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At-A-Glance Film Reviews

Cabin In the Sky (1943)



Reviews and Comments

1943, a pretty segregated time, saw the release of two enchanting all-black musicals. I prefer the other one, Stormy Weather, by a nose, but both are delightful. In Cabin In the Sky, Eddie "Rochester" Anderson is torn between the angel and the devil whispering in his ears. That sets up a lighthearted but surprisingly complex story about faith and temptation. Of course the real reason to see this is the wonderful jazz music and breathtaking dancing. The cast includes such musical legends as Ethel Waters, Lena Horne, Louis Armstrong, and Duke Ellington, all in top form.

Inexplicably, Warner Brothers released this film with an apology for racism in the film. Had they seen it? There is nothing racist here at all. To perceive racism in this film, you have to bring it with you. The main character, for example, gambles compulsively and cheats on his wife. That's the premise of the story. But to see that as a stereotype requires one to see the character neither as an individual nor as a human being with universal temptations but simply as a black man. This couldn't be more different than the view the film itself takes towards any of its characters.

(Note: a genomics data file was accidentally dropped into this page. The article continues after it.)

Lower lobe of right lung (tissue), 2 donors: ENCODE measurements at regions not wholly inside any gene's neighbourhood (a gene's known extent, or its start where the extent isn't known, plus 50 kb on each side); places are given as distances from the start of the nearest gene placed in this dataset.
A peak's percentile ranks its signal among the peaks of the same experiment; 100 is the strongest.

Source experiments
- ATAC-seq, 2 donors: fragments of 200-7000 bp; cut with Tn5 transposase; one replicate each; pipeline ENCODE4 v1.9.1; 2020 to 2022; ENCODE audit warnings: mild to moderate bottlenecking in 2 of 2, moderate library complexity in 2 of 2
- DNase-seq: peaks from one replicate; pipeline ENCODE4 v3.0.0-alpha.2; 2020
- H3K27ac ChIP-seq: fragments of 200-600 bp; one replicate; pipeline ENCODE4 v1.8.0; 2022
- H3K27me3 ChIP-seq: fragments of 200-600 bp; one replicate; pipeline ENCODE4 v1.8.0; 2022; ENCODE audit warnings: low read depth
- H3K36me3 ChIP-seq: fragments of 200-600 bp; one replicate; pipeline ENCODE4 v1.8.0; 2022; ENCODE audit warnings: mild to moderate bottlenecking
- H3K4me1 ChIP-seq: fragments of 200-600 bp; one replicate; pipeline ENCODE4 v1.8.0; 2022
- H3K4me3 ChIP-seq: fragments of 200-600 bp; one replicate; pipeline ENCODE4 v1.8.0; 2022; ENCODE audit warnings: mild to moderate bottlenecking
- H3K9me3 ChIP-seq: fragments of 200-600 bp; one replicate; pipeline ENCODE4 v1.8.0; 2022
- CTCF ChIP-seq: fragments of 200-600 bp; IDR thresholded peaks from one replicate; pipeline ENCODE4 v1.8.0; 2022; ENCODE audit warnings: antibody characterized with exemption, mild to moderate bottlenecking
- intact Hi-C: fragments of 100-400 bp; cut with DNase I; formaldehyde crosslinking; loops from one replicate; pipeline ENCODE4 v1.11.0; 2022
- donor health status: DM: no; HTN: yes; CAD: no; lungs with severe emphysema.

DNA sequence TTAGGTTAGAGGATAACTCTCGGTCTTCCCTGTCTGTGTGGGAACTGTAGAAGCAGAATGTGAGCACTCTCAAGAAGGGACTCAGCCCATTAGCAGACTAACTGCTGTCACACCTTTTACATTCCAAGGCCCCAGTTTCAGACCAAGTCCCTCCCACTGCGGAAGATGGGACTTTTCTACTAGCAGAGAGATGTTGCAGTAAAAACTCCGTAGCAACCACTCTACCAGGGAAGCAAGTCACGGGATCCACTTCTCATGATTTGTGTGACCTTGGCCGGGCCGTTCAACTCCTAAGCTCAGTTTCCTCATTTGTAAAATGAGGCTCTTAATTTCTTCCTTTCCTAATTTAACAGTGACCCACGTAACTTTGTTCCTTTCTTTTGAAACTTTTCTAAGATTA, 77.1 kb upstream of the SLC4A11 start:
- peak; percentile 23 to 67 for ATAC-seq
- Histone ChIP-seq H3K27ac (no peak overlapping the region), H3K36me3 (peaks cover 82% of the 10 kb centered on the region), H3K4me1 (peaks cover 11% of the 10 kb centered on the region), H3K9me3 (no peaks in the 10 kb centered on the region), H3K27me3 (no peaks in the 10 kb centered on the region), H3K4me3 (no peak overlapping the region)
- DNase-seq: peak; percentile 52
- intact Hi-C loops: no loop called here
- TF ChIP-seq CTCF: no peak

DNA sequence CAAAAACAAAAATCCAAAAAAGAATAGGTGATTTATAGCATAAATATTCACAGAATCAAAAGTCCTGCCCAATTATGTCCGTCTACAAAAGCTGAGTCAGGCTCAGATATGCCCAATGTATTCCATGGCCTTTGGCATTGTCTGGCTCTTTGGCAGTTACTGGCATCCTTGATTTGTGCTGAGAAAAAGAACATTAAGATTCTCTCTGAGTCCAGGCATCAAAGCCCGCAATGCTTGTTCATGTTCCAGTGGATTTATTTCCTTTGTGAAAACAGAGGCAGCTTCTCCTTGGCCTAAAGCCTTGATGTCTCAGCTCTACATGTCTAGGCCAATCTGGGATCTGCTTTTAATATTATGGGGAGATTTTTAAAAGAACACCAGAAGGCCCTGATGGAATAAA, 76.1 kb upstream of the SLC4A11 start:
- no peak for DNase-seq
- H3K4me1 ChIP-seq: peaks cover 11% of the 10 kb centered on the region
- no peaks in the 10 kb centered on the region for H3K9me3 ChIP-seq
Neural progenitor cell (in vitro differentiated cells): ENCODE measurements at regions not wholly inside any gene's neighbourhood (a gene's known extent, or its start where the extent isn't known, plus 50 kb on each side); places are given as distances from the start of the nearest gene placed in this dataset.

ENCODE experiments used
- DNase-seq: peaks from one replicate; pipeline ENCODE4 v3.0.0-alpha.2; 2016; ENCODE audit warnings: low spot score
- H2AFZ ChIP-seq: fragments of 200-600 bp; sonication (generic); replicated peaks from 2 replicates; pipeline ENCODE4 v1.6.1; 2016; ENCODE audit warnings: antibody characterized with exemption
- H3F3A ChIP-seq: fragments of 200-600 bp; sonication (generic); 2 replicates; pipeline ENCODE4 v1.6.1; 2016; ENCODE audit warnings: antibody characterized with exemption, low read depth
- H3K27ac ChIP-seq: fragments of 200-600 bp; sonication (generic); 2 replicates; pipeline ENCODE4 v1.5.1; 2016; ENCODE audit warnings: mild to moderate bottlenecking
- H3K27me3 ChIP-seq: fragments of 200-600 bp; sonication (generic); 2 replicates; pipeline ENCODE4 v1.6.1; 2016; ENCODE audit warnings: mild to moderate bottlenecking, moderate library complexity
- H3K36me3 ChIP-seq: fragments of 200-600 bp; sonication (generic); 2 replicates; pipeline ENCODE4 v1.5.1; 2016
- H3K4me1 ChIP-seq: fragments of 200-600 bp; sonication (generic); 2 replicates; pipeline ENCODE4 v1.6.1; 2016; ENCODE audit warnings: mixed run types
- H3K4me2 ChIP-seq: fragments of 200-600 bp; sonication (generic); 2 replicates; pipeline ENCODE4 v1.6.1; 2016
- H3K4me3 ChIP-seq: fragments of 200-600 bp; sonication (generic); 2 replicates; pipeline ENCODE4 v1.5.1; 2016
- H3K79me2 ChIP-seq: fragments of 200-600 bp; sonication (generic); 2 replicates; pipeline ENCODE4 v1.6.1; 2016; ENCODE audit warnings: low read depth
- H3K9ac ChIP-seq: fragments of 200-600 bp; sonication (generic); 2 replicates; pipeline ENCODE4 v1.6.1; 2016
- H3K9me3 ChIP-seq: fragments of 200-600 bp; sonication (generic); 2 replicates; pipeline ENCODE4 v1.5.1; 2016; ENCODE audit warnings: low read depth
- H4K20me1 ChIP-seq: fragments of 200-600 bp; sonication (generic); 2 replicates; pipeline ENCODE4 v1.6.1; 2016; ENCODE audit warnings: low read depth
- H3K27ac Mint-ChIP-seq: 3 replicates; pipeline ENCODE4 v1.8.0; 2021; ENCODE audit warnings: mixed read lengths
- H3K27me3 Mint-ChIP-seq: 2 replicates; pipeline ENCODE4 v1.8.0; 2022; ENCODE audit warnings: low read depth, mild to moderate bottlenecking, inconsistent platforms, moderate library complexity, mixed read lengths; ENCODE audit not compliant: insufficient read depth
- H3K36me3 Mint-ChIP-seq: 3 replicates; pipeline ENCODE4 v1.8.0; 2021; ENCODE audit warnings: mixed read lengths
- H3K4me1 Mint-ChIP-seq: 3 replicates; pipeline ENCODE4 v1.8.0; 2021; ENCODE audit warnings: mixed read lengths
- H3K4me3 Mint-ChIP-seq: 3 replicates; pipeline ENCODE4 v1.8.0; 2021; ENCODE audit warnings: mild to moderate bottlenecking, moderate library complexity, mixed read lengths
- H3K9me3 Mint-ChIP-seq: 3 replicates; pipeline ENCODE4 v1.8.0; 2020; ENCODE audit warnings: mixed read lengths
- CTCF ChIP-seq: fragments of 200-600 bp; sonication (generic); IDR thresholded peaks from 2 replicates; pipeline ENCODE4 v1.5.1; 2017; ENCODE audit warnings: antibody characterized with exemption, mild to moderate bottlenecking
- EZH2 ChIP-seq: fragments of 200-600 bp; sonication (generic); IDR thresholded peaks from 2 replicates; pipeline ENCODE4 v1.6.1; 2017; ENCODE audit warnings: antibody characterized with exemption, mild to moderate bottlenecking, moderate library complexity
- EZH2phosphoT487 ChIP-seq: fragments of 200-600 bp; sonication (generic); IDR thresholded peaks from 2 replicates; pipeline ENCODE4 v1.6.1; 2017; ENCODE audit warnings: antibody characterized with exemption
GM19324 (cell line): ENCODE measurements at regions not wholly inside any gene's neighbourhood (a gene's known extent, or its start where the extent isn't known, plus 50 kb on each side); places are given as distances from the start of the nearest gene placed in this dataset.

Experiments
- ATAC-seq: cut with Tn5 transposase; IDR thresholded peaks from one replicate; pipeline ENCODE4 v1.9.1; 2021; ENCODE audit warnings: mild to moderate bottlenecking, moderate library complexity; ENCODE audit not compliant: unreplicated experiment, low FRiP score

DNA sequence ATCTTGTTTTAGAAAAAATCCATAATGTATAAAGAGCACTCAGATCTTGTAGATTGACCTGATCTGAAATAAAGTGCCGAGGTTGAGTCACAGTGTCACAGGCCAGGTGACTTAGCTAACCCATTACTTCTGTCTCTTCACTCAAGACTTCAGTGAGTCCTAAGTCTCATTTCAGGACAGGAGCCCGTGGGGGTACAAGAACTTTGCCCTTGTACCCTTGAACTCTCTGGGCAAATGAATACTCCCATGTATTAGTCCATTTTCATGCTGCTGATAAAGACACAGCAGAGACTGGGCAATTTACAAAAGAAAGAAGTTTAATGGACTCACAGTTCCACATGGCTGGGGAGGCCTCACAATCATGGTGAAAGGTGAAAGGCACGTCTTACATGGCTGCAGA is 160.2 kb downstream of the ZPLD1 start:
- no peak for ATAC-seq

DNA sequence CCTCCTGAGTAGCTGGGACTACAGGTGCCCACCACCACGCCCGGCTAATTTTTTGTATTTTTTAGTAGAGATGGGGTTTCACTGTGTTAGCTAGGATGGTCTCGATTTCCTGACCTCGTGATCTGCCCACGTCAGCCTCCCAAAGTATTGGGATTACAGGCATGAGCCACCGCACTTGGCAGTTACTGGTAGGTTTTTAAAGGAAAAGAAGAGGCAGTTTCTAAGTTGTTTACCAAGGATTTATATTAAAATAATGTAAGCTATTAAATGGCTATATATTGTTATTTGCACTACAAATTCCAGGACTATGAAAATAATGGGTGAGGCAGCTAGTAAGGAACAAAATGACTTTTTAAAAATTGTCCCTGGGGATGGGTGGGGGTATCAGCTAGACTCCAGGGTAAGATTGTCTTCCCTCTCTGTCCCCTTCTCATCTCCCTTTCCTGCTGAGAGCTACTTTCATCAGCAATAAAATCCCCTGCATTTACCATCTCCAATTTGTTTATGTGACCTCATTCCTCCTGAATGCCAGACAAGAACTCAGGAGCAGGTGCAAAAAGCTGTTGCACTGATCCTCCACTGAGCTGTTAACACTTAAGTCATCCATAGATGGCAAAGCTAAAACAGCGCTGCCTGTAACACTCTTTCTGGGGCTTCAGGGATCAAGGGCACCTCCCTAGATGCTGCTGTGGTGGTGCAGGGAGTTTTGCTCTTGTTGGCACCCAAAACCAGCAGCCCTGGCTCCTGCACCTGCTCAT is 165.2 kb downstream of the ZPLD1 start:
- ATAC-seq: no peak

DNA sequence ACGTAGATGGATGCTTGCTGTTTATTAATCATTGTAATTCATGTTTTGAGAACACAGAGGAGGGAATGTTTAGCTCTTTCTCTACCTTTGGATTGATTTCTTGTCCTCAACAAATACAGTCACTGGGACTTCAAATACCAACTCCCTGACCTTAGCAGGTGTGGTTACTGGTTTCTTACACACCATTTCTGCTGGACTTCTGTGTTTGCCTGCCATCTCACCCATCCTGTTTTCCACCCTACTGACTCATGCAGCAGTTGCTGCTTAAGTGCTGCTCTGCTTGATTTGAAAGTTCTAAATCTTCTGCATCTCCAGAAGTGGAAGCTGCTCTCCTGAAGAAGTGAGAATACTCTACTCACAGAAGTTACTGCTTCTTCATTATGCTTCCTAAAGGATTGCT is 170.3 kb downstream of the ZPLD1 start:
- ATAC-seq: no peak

The spiritual side of the film does bother me, however. In the film's portrayal of spiritual judgment, the main character will only get to heaven if he leads a good life. Certainly repentance is a step God wants us to make. But the Bible teaches that no one can be "good" enough to earn one's way into heaven. If one could, what use would there have been for Christ's sacrifice? It is "not of works" but "by grace are ye saved through faith" (Ephesians 2:8-9). The main character is a sinner, as we all are, but you don't earn forgiveness simply by ceasing to sin. Imagine a bank robber pleading for mercy in court because, well, he may have robbed the one bank, but by gum he'd changed his ways and hadn't robbed any since. The punishment for the crime must still be carried out; only faith that Jesus Christ already took that punishment upon himself has saving power.

This distinction would not have been lost on the Christian culture this film depicts. It's the one aspect of the film that rings falsely. The rest is sheer joy.